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Newspaper Page Text
A LESSON IN ETHICS
By Maud Smith Cottrell.
(Copyright by W. G. "Chapman.)
"I don't say you shan't marry my
daughter, Mr. Willis," said Hiram
Oakley, stroking his white beard
thoughtfully. "I say that you've
sprung this on me sudden like, and I
want time to think it over."
"And I say, Mr. Oakley, that Madge
is of age and entitled to choose for
"I Want Time to Think It Over."
herself," answered the young fellow.
"And since she has chosen to accept
me, I am asking you only as a mat
ter of form."
Hiram Oakley looked at the young
fellow quietly. He did not mind
Madge being married; she was flighty
and had not been too kind to her
father since her mother's death re
leased her from what she considered
unjustifiable chaperonage; but Mr.
Oakley wanted to know more about
Herbert Wills, who had appeared in
the town three months before and
taken a position with him in his de
He saw no harm in Wills, but the
young man had a great deal to learn.
So had Madge, for that matter.
The mystery was solved a few days
later when Madge and Wills contract
ed a secret marriage before an alder
man. Hiram Oakley received a de
fiant note from the couple announc
ing that they meant to go their own
way, unless he chose to make the
What their own way meant was
shown a few days later when Wills
opened a smaller rival store imme
diately opposite the Oakley premises
on Main street.
It developed that Wills had in
herited a snug little sum of money,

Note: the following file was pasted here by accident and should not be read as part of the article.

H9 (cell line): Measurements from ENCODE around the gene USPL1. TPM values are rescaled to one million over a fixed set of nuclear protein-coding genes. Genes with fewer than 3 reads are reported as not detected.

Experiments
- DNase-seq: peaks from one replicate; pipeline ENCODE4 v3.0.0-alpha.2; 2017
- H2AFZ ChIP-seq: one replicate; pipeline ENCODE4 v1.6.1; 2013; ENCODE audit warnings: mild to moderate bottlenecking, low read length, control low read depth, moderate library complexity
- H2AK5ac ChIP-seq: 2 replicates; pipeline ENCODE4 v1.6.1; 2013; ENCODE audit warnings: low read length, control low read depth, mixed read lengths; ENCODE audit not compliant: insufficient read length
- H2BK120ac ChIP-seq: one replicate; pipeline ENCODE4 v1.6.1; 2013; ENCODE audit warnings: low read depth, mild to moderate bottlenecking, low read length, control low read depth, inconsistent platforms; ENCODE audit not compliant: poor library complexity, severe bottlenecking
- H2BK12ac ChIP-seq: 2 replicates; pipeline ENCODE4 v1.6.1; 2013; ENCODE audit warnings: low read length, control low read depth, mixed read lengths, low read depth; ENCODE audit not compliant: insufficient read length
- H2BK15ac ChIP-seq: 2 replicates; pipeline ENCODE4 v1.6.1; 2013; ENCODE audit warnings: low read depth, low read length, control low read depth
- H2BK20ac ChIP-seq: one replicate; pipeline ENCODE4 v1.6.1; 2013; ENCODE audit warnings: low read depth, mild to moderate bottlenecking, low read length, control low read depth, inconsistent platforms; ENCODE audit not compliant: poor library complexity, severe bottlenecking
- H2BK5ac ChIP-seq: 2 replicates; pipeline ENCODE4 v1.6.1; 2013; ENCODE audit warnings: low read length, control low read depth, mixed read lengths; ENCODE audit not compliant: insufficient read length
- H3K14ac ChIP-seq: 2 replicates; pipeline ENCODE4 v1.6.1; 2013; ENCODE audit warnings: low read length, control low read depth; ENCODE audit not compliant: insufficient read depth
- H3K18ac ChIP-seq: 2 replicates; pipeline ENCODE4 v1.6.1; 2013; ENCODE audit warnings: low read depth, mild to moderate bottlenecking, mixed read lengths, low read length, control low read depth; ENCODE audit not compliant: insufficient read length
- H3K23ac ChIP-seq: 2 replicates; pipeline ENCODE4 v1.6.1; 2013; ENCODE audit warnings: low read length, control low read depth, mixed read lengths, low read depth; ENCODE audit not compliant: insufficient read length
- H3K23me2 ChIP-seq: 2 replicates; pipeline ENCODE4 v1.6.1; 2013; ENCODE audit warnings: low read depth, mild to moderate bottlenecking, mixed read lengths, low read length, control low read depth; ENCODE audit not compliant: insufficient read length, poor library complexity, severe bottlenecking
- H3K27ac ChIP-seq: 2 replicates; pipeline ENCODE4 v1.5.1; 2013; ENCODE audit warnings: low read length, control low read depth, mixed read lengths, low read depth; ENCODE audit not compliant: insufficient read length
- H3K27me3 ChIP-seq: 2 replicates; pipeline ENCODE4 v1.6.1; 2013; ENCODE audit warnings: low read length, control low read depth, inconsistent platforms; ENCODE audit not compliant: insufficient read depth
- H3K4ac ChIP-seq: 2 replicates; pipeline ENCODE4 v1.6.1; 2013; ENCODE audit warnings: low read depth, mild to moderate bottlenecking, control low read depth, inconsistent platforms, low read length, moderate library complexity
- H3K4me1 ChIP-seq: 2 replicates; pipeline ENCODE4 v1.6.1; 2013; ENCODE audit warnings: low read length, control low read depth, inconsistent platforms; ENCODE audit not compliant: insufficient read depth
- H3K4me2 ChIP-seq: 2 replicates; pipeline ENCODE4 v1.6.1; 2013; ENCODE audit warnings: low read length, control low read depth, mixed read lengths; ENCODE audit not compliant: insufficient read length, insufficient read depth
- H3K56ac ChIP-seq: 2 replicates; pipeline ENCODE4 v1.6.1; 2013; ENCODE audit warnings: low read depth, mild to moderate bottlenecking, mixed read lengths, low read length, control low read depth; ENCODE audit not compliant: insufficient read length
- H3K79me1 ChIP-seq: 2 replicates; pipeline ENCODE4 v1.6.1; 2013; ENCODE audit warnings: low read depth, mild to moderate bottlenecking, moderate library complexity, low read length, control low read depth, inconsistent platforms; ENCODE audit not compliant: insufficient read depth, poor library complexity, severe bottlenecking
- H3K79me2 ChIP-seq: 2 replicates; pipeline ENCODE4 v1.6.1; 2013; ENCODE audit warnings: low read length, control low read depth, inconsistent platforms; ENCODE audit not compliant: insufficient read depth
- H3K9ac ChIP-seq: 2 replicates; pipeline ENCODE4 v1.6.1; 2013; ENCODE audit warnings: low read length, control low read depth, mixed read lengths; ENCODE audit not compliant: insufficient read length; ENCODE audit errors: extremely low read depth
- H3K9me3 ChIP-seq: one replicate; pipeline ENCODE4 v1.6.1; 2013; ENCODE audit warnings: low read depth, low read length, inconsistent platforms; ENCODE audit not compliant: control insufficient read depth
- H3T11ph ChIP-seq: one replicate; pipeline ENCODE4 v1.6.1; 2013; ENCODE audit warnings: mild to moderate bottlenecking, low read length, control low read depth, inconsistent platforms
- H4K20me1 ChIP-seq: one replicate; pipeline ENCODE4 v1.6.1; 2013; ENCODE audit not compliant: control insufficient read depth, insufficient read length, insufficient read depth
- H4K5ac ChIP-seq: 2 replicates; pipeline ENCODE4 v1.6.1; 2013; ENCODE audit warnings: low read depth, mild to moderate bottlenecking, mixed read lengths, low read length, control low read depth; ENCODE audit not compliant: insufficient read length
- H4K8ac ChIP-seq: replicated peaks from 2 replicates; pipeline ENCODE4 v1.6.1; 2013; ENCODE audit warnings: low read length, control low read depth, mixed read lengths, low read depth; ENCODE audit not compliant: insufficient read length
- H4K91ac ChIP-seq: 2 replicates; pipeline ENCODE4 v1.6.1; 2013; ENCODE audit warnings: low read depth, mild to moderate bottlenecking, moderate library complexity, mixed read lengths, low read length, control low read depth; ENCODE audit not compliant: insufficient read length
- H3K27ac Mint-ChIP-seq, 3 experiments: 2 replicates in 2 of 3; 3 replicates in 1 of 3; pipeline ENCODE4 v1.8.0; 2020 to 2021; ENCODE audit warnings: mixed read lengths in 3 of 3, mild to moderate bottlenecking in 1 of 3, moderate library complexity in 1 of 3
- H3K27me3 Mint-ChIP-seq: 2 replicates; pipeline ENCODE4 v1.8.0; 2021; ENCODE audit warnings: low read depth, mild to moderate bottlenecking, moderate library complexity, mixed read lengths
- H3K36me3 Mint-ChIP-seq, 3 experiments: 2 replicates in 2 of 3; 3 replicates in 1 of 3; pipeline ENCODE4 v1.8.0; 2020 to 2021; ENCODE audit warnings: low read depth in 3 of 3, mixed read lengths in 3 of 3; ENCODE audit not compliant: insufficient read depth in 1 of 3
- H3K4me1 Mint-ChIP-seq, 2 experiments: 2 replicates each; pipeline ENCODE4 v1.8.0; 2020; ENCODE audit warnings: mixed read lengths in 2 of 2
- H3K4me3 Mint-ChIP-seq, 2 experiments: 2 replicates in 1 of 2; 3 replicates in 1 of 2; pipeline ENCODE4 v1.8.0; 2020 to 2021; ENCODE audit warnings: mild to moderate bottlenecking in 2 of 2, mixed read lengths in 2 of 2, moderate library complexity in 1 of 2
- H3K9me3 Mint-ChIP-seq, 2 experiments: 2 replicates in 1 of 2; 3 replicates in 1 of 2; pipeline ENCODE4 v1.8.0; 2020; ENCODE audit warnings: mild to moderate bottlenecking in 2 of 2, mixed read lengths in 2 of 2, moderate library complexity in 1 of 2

that he had met Madge at a watering
place the preceding summer, and had
come to the town to win her under
the guise of an assistant in her
Hiram Oakley was incensed at the
young man's roundabout methods.
He had the trade of Four Corners,
and he knew Wills coutd not ap
preciably cut into it. He resolved to
Revenge is not a good policy in
commerce, but still Wills' store open
ed with a 'great flourish of advertise
ments and bills in the store windows.
Wills made a specialty of displaying
the same kind of goods as his father-in-law,
only of a cheaper grade.
Everything that was in Mr. Oakley's
windows was in his son-in-law's, but
cut by one-third in price. And for
a time Wills' trade boomed at the ex
pense of Oakley's.
After a while, however, things be
gan to swing back the other way.
Oakley's trade went up and Wills
found his counters deserted. He
could not understand. He did not
realize that the district was not one
patronized by cheap shoppers, and
that his shoddy goods and cheap
stock had been tried and found wanting.